Thanksgiving is often a lavish feast for most people.

Pilgrim-inspired staples, such as cranberry jelly, mashed potatoes, stuffing and of course the star-of-the-show – a turkey – adorn an autumn-themed table surrounded by loved ones as conversations of gratitude and football fill the air.

But what happens to those who don’t have a home or who struggle to find their next meal? Sure, giving campaigns raise awareness for local hunger issues, leading canned food drives and increased volunteerism in soup kitchens and food pantries. But, the majority of the homeless population goes hungry on this holiday.

Hunger in America is not only a lack of access to food, it’s a lack of access to nutrition. Many chronic diseases like diabetes, obesity and heart disease are linked to eating foods that are high in calories and low in nutrition. These foods also tend to cost less. Many food pantries and shelters cannot offer fresh produce due to transportation, financial and storage limitations. Instead, they rely on canned and boxed foods as staples which are typically higher in fat, sugar and sodium.

Fresh food is grown and harvested for the residents at Pine Street Inn.

Fresh food is grown and harvested for the residents at Pine Street Inn.

The number of people experiencing homelessness in Massachusetts continues to rise. A 2016 City of Boston Homeless Census conducted by the Emergency Shelter Commission revealed nearly 3,500 individuals were recorded homeless in Boston just this past winter. Approximately half of those individuals were living in shelters. Others were found living on the streets or participating in programs at medical facilities or in transitional housing. Despite numbers rising, proper nutrition for this population is often neglected.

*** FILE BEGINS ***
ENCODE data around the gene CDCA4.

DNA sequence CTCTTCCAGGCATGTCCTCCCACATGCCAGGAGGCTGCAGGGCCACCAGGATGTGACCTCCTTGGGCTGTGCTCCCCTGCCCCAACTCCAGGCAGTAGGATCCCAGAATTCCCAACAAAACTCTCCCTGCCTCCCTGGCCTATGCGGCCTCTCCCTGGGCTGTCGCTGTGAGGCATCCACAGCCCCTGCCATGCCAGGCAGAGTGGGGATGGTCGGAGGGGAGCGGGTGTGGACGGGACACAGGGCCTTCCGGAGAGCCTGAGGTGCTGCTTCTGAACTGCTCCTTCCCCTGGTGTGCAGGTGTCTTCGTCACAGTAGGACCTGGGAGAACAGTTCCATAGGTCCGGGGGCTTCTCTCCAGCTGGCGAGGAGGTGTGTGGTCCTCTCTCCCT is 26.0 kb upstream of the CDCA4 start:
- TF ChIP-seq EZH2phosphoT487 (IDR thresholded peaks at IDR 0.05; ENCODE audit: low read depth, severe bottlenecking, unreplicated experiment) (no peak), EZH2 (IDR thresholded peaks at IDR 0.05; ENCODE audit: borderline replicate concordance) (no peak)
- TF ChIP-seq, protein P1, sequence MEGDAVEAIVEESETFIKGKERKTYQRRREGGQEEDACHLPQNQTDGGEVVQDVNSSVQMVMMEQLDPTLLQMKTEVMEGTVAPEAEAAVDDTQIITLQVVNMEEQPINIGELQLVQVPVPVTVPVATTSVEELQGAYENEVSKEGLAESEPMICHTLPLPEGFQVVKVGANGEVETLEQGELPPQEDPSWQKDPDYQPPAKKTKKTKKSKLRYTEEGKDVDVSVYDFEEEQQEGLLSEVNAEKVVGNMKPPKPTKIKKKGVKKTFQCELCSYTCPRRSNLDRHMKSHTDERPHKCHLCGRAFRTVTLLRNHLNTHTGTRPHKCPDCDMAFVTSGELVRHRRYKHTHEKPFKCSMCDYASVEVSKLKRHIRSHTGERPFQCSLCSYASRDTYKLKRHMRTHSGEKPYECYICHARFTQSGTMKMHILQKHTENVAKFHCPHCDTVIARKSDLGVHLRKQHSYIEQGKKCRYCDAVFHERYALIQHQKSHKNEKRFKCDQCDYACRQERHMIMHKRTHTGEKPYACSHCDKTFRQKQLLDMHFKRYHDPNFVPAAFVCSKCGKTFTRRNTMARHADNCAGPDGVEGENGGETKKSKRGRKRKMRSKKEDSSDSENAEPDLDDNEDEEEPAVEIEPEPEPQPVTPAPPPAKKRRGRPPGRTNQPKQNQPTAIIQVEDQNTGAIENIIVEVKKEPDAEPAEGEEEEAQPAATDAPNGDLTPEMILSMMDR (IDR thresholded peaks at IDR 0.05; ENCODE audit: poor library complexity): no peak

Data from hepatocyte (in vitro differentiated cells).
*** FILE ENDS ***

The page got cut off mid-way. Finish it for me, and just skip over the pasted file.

Earlier this fall, as reported by The Boston Globe, WHDH-TV’s Urban Update, WGBH’s Friday News Quiz, WCVB-TV’s 5 for Good and Spare Change News, Teak’s client Food For Free, a Cambridge-based food rescue agency, partnered with Pine Street Inn, the largest resource for homeless men and women in New England, to bring fresh healthy food directly from the field to the shelter. Weekly, Food For Free volunteers picked between 200 and 400 pounds of fresh produce, including bundles of chard, lettuce, scallions, carrots, beets, and tomatoes, from the nonprofit’s own Field of Greens. Food For Free drivers made a same day delivery to Pine Street Inn where shelter staff members worked to sort through the food to prepare the next day. The following day, Pine Street Inn’s Executive Chef Frank van Overbeeke rose to the challenge to create close to 2,000 meals daily with the produce presented to him. Meals included roasted beet salad with a vinaigrette dressing and sautéed swiss chard.

Before this initiative, which ran from July through October (the end of growing season) donations typically came in the form of canned or pre-packaged goods. This was the first time Pine Street Inn received fresh farm produce donations. For many shelter guests, this was the first time they were exposed to the concept of farm to table. Not only did guests get access to healthy vegetables, the fresh produce was also used as an educational tool for those who participate in Pine Street’s culinary training program, iCater Boston, as they transition from shelter to the workforce.

According to the Natural Resources Defense Council, more than 40 percent of all food produced in the United States goes to waste. Furthermore, if not rescued, the same fresh and wholesome fruits and vegetables that are bringing much needed nutrition to those in need would end up in landfills where they would produce methane gas – a leading pollutant and cause of climate change – as they decompose. Food waste is the largest source of solid waste in landfills.

Individuals and families need to shop smarter and smaller, cook creatively and reuse leftovers. Local markets, large institutions and super or smaller markets should donate their surplus food.

As you begin to place your turkey orders and reserve shares at your local farmer’s market, be mindful of what is going to be on your plate this holiday season and how you can help to feed hungry families in your own backyard.

How do you plan to give back this holiday season? We’d love to hear your ideas! Add them in the comments section below and consider sharing this post with friends and neighbors.